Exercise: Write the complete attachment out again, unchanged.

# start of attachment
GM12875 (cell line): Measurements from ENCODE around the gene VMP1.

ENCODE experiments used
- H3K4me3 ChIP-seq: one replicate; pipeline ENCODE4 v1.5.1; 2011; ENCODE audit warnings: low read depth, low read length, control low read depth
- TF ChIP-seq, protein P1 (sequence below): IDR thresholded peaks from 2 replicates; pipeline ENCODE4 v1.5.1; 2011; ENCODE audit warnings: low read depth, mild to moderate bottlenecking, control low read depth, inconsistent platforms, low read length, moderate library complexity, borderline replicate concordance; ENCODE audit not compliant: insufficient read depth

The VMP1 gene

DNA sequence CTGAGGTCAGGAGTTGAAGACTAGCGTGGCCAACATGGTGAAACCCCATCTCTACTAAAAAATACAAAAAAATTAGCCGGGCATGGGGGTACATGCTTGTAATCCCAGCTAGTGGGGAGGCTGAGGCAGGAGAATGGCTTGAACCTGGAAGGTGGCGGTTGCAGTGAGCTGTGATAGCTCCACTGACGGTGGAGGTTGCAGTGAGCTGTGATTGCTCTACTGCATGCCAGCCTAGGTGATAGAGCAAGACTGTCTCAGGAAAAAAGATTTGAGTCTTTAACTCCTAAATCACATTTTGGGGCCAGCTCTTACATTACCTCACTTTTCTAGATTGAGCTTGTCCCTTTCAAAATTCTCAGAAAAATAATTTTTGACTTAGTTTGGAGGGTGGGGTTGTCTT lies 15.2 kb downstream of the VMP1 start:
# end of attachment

GM12875 (cell line): Measurements from ENCODE around the gene VMP1.

ENCODE experiments used
- H3K4me3 ChIP-seq: one replicate; pipeline ENCODE4 v1.5.1; 2011; ENCODE audit warnings: low read depth, low read length, control low read depth
- TF ChIP-seq, protein P1 (sequence below): IDR thresholded peaks from 2 replicates; pipeline ENCODE4 v1.5.1; 2011; ENCODE audit warnings: low read depth, mild to moderate bottlenecking, control low read depth, inconsistent platforms, low read length, moderate library complexity, borderline replicate concordance; ENCODE audit not compliant: insufficient read depth

The VMP1 gene

DNA sequence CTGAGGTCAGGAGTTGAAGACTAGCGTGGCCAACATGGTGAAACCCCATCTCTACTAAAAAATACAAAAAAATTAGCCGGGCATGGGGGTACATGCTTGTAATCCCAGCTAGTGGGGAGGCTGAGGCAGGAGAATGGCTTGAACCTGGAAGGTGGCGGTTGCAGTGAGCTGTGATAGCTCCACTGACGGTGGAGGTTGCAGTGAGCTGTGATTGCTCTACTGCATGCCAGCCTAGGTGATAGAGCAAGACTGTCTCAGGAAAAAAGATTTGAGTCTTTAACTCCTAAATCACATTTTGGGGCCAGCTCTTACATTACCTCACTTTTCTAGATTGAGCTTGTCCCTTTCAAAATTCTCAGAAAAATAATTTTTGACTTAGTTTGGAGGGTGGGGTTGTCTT lies 15.2 kb downstream of the VMP1 start: